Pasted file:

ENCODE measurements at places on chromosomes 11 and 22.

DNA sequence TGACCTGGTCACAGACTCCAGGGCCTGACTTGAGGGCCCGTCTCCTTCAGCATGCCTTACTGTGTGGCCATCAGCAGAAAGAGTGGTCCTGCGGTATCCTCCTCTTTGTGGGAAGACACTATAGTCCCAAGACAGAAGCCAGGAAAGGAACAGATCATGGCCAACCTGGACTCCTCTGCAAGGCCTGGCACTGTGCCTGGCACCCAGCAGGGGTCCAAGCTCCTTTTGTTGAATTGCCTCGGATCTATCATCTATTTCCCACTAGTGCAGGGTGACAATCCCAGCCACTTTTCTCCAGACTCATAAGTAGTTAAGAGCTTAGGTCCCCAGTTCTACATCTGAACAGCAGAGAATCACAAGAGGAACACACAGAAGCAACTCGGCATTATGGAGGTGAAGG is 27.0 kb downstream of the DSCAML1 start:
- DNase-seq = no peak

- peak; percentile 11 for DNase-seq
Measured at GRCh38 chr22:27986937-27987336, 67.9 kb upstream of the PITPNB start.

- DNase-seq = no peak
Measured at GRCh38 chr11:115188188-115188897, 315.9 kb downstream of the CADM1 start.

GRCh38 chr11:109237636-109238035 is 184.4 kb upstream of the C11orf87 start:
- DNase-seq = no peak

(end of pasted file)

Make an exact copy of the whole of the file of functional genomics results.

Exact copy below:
ENCODE measurements at places on chromosomes 11 and 22.

DNA sequence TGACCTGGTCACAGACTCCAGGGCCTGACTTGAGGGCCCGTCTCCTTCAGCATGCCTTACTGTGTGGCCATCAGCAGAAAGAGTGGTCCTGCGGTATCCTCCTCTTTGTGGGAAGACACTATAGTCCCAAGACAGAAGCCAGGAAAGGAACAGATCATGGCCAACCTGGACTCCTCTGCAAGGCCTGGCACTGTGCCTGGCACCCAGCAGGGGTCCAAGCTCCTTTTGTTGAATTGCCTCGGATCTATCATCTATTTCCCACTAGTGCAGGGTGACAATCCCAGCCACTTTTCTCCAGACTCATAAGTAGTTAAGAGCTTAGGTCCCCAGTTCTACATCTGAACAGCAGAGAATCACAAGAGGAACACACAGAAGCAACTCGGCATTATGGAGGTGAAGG is 27.0 kb downstream of the DSCAML1 start:
- DNase-seq = no peak

- peak; percentile 11 for DNase-seq
Measured at GRCh38 chr22:27986937-27987336, 67.9 kb upstream of the PITPNB start.

- DNase-seq = no peak
Measured at GRCh38 chr11:115188188-115188897, 315.9 kb downstream of the CADM1 start.

GRCh38 chr11:109237636-109238035 is 184.4 kb upstream of the C11orf87 start:
- DNase-seq = no peak